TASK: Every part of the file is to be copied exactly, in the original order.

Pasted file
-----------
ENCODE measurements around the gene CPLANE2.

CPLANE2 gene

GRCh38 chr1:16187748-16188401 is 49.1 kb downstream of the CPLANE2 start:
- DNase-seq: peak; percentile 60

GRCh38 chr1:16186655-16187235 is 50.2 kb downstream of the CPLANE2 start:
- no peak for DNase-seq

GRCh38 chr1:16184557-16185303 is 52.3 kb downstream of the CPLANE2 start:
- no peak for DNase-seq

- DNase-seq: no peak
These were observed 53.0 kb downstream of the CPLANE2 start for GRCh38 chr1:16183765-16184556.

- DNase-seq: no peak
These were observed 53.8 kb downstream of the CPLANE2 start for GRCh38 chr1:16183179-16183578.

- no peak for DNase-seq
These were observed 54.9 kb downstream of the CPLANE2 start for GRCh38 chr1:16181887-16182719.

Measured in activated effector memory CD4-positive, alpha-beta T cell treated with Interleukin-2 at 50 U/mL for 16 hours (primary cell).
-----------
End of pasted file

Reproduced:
ENCODE measurements around the gene CPLANE2.

CPLANE2 gene

GRCh38 chr1:16187748-16188401 is 49.1 kb downstream of the CPLANE2 start:
- DNase-seq: peak; percentile 60

GRCh38 chr1:16186655-16187235 is 50.2 kb downstream of the CPLANE2 start:
- no peak for DNase-seq

GRCh38 chr1:16184557-16185303 is 52.3 kb downstream of the CPLANE2 start:
- no peak for DNase-seq

- DNase-seq: no peak
These were observed 53.0 kb downstream of the CPLANE2 start for GRCh38 chr1:16183765-16184556.

- DNase-seq: no peak
These were observed 53.8 kb downstream of the CPLANE2 start for GRCh38 chr1:16183179-16183578.

- no peak for DNase-seq
These were observed 54.9 kb downstream of the CPLANE2 start for GRCh38 chr1:16181887-16182719.

Measured in activated effector memory CD4-positive, alpha-beta T cell treated with Interleukin-2 at 50 U/mL for 16 hours (primary cell).